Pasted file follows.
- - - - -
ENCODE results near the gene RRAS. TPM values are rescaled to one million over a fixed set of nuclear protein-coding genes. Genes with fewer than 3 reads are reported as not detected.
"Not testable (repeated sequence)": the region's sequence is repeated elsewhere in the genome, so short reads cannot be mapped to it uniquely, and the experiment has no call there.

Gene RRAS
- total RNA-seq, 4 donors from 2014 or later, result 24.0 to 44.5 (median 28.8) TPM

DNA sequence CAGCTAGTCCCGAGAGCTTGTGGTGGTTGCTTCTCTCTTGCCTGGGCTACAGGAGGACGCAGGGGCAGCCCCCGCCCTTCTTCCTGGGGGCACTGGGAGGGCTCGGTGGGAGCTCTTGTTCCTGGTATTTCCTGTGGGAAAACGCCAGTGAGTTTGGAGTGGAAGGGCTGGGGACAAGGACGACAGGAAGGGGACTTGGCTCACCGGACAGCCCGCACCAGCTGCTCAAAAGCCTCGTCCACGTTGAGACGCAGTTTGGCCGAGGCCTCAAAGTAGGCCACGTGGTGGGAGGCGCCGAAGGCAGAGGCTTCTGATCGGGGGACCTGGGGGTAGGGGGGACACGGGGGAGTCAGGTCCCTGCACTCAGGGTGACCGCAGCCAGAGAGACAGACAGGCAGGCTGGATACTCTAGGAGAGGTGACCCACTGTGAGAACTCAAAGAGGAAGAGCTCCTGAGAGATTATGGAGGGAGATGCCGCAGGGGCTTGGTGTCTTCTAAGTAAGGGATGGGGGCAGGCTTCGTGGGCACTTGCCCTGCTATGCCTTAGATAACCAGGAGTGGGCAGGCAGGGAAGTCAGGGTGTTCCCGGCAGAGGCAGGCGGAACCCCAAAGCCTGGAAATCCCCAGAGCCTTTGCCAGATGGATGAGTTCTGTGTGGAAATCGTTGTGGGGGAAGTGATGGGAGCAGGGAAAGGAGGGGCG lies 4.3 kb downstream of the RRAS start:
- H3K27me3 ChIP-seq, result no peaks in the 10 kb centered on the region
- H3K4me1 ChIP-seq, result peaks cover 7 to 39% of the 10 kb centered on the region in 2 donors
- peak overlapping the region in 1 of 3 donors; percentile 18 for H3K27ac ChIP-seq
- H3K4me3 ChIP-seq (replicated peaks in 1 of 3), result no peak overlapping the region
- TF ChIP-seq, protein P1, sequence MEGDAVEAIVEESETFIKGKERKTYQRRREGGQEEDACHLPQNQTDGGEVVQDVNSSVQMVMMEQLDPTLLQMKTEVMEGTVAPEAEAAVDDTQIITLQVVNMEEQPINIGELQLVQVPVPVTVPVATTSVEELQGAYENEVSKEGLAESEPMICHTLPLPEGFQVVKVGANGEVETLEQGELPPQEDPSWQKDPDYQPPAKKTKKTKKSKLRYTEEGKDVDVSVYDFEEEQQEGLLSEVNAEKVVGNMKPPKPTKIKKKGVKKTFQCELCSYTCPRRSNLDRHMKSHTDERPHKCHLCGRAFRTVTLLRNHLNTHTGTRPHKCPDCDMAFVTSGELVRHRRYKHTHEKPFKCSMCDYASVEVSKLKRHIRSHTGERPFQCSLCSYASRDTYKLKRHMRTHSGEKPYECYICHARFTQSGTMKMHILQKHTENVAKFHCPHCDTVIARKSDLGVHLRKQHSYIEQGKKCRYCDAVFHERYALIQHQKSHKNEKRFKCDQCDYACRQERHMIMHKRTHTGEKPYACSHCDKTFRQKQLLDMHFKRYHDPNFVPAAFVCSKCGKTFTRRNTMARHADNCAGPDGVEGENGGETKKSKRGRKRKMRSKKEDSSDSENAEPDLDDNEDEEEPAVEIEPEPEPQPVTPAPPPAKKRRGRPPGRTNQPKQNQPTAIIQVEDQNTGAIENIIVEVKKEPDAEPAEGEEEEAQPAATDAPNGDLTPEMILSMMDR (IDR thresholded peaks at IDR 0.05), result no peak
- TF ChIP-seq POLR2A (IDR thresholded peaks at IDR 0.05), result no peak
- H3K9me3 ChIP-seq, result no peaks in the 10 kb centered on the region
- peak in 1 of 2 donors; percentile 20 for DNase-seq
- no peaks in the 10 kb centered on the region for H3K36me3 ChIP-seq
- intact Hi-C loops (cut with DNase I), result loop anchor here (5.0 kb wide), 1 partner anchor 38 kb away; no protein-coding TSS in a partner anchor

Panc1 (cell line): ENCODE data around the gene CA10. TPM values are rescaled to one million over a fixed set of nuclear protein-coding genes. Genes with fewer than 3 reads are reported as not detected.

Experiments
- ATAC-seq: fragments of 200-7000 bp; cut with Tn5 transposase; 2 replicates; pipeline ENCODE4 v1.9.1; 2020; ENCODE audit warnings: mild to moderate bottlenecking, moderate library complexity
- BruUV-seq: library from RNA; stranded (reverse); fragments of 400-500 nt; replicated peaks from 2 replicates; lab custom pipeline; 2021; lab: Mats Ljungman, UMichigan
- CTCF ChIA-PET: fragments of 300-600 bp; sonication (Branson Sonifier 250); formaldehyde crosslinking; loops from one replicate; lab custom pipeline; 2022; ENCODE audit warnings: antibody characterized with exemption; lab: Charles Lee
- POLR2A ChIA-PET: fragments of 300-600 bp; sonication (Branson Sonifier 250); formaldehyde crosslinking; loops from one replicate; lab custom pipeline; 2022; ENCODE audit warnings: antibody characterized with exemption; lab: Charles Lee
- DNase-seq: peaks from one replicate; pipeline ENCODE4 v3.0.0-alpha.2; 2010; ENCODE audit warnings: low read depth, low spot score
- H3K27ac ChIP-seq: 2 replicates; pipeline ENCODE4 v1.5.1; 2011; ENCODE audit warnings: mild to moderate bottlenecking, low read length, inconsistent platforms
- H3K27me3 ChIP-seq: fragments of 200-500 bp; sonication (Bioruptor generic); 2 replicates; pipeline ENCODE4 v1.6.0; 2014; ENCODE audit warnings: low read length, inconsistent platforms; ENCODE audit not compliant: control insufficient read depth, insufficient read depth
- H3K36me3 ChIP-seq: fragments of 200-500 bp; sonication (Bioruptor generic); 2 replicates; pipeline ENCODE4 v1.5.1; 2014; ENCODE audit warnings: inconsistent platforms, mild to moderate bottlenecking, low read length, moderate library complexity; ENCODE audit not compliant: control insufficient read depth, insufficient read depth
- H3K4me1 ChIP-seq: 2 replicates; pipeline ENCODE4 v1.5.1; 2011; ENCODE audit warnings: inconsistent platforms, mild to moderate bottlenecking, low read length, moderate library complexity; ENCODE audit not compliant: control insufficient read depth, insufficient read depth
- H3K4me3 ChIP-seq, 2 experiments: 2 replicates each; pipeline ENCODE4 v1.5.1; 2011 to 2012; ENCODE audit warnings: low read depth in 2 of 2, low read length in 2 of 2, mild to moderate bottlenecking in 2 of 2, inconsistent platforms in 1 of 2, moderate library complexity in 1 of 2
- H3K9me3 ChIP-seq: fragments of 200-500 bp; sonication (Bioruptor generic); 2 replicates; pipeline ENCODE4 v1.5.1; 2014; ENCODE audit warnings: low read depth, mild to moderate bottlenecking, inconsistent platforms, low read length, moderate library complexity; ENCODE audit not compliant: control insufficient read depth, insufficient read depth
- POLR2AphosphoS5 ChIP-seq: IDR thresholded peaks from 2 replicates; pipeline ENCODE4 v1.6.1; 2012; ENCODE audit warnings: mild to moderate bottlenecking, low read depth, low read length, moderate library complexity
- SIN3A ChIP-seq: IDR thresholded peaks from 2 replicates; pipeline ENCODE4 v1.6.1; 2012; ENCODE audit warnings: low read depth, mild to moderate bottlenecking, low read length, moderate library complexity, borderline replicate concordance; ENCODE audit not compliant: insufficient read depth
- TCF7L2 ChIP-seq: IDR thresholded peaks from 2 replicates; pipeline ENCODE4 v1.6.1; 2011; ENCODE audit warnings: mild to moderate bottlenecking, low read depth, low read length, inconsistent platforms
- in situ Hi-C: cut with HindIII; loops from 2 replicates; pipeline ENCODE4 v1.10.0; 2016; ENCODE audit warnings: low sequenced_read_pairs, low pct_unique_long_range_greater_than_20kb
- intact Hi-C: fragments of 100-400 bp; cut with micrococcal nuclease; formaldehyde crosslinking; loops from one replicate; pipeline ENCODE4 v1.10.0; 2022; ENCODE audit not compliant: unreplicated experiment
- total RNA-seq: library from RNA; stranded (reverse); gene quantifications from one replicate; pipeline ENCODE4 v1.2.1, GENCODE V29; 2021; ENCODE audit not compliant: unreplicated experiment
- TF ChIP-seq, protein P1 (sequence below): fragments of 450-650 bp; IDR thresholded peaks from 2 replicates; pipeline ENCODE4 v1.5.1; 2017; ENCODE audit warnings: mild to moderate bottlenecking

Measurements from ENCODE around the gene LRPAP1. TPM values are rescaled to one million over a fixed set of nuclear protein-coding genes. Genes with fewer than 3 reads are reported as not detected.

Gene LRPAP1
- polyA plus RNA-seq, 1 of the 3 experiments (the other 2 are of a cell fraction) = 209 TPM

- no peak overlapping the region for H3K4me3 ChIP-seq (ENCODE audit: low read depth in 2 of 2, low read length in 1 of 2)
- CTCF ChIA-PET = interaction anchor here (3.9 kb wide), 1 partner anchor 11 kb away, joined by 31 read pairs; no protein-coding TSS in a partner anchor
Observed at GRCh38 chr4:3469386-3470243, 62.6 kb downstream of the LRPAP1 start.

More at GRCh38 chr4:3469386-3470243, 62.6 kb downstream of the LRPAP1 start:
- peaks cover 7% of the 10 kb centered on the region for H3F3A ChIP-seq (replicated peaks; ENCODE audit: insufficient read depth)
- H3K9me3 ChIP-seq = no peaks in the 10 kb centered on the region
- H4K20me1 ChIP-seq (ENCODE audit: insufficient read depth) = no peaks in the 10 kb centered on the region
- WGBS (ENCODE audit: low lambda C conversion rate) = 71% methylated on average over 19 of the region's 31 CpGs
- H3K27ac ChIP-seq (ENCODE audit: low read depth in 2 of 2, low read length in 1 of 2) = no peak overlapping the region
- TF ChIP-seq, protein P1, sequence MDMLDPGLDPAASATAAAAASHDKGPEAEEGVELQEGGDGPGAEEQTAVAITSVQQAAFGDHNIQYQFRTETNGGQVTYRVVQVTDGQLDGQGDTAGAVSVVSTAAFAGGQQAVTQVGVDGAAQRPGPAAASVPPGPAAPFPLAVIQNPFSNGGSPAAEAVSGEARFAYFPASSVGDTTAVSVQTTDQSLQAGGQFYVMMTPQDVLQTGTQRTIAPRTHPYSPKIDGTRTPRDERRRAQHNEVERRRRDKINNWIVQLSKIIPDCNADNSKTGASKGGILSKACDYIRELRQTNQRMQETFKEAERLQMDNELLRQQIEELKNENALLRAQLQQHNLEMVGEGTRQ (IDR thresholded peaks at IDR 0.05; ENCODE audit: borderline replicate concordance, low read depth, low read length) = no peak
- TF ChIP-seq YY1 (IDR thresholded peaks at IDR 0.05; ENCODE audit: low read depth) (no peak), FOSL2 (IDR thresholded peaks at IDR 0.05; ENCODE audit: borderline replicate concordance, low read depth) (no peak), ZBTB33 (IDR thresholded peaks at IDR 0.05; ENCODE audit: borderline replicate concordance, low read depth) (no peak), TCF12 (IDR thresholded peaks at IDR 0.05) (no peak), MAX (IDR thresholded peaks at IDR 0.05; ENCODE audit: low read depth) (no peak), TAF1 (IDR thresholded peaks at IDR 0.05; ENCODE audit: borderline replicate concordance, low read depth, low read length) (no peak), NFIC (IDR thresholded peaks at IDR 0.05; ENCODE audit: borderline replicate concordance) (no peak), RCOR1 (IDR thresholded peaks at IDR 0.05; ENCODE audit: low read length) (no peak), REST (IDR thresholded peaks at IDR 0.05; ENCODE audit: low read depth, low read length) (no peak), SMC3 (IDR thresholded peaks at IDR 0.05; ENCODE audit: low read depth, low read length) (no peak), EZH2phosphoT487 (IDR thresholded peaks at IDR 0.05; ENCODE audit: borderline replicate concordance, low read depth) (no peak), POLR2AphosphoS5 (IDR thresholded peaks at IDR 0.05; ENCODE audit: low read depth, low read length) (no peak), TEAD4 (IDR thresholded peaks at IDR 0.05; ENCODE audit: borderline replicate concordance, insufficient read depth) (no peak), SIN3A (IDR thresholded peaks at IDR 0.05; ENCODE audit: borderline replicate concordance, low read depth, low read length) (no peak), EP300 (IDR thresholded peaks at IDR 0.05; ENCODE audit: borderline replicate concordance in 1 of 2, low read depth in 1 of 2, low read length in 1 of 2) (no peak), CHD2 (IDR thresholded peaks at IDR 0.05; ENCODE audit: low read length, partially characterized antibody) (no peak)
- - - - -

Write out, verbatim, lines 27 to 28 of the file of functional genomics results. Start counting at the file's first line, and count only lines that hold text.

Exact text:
- H3K4me3 ChIP-seq, 2 experiments: 2 replicates each; pipeline ENCODE4 v1.5.1; 2011 to 2012; ENCODE audit warnings: low read depth in 2 of 2, low read length in 2 of 2, mild to moderate bottlenecking in 2 of 2, inconsistent platforms in 1 of 2, moderate library complexity in 1 of 2
- H3K9me3 ChIP-seq: fragments of 200-500 bp; sonication (Bioruptor generic); 2 replicates; pipeline ENCODE4 v1.5.1; 2014; ENCODE audit warnings: low read depth, mild to moderate bottlenecking, inconsistent platforms, low read length, moderate library complexity; ENCODE audit not compliant: control insufficient read depth, insufficient read depth